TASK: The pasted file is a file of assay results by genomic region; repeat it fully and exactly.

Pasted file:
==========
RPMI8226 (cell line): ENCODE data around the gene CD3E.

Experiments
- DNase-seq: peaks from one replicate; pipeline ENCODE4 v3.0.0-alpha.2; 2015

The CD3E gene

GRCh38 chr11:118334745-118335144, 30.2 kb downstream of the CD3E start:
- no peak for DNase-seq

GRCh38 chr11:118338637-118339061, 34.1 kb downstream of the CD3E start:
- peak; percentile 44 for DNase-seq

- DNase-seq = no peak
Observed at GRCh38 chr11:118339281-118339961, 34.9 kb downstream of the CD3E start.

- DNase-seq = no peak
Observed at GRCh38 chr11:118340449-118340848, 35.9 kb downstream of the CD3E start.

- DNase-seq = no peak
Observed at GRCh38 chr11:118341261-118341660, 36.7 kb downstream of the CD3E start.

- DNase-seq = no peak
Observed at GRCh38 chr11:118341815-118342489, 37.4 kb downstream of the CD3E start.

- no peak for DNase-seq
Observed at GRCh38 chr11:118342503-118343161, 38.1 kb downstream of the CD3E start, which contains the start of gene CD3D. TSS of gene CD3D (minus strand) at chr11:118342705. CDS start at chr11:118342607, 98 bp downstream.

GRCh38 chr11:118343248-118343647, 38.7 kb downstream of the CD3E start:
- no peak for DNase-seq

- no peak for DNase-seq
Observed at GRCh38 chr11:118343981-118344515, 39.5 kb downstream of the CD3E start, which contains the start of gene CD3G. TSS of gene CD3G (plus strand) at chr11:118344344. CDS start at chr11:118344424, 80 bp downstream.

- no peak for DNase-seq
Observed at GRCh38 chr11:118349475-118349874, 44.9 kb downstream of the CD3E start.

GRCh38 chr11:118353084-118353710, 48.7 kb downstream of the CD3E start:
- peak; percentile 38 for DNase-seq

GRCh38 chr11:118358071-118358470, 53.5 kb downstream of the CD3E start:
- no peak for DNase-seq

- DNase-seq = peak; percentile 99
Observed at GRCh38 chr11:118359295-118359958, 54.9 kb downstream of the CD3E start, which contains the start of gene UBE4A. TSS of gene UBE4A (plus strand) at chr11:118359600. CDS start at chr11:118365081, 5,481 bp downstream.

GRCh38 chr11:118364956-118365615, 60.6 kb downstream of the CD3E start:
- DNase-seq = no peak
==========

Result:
RPMI8226 (cell line): ENCODE data around the gene CD3E.

Experiments
- DNase-seq: peaks from one replicate; pipeline ENCODE4 v3.0.0-alpha.2; 2015

The CD3E gene

GRCh38 chr11:118334745-118335144, 30.2 kb downstream of the CD3E start:
- no peak for DNase-seq

GRCh38 chr11:118338637-118339061, 34.1 kb downstream of the CD3E start:
- peak; percentile 44 for DNase-seq

- DNase-seq = no peak
Observed at GRCh38 chr11:118339281-118339961, 34.9 kb downstream of the CD3E start.

- DNase-seq = no peak
Observed at GRCh38 chr11:118340449-118340848, 35.9 kb downstream of the CD3E start.

- DNase-seq = no peak
Observed at GRCh38 chr11:118341261-118341660, 36.7 kb downstream of the CD3E start.

- DNase-seq = no peak
Observed at GRCh38 chr11:118341815-118342489, 37.4 kb downstream of the CD3E start.

- no peak for DNase-seq
Observed at GRCh38 chr11:118342503-118343161, 38.1 kb downstream of the CD3E start, which contains the start of gene CD3D. TSS of gene CD3D (minus strand) at chr11:118342705. CDS start at chr11:118342607, 98 bp downstream.

GRCh38 chr11:118343248-118343647, 38.7 kb downstream of the CD3E start:
- no peak for DNase-seq

- no peak for DNase-seq
Observed at GRCh38 chr11:118343981-118344515, 39.5 kb downstream of the CD3E start, which contains the start of gene CD3G. TSS of gene CD3G (plus strand) at chr11:118344344. CDS start at chr11:118344424, 80 bp downstream.

- no peak for DNase-seq
Observed at GRCh38 chr11:118349475-118349874, 44.9 kb downstream of the CD3E start.

GRCh38 chr11:118353084-118353710, 48.7 kb downstream of the CD3E start:
- peak; percentile 38 for DNase-seq

GRCh38 chr11:118358071-118358470, 53.5 kb downstream of the CD3E start:
- no peak for DNase-seq

- DNase-seq = peak; percentile 99
Observed at GRCh38 chr11:118359295-118359958, 54.9 kb downstream of the CD3E start, which contains the start of gene UBE4A. TSS of gene UBE4A (plus strand) at chr11:118359600. CDS start at chr11:118365081, 5,481 bp downstream.

GRCh38 chr11:118364956-118365615, 60.6 kb downstream of the CD3E start:
- DNase-seq = no peak